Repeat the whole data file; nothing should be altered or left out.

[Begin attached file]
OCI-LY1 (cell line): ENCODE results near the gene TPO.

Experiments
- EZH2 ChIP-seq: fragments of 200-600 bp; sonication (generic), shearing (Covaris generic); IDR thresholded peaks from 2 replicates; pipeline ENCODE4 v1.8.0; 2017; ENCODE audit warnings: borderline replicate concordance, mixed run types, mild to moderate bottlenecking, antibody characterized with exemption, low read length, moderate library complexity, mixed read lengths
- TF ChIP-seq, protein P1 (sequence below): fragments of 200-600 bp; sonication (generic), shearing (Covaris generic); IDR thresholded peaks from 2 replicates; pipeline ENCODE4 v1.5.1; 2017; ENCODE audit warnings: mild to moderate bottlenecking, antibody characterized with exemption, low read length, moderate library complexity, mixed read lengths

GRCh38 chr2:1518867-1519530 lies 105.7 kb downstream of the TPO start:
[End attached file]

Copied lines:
OCI-LY1 (cell line): ENCODE results near the gene TPO.

Experiments
- EZH2 ChIP-seq: fragments of 200-600 bp; sonication (generic), shearing (Covaris generic); IDR thresholded peaks from 2 replicates; pipeline ENCODE4 v1.8.0; 2017; ENCODE audit warnings: borderline replicate concordance, mixed run types, mild to moderate bottlenecking, antibody characterized with exemption, low read length, moderate library complexity, mixed read lengths
- TF ChIP-seq, protein P1 (sequence below): fragments of 200-600 bp; sonication (generic), shearing (Covaris generic); IDR thresholded peaks from 2 replicates; pipeline ENCODE4 v1.5.1; 2017; ENCODE audit warnings: mild to moderate bottlenecking, antibody characterized with exemption, low read length, moderate library complexity, mixed read lengths

GRCh38 chr2:1518867-1519530 lies 105.7 kb downstream of the TPO start: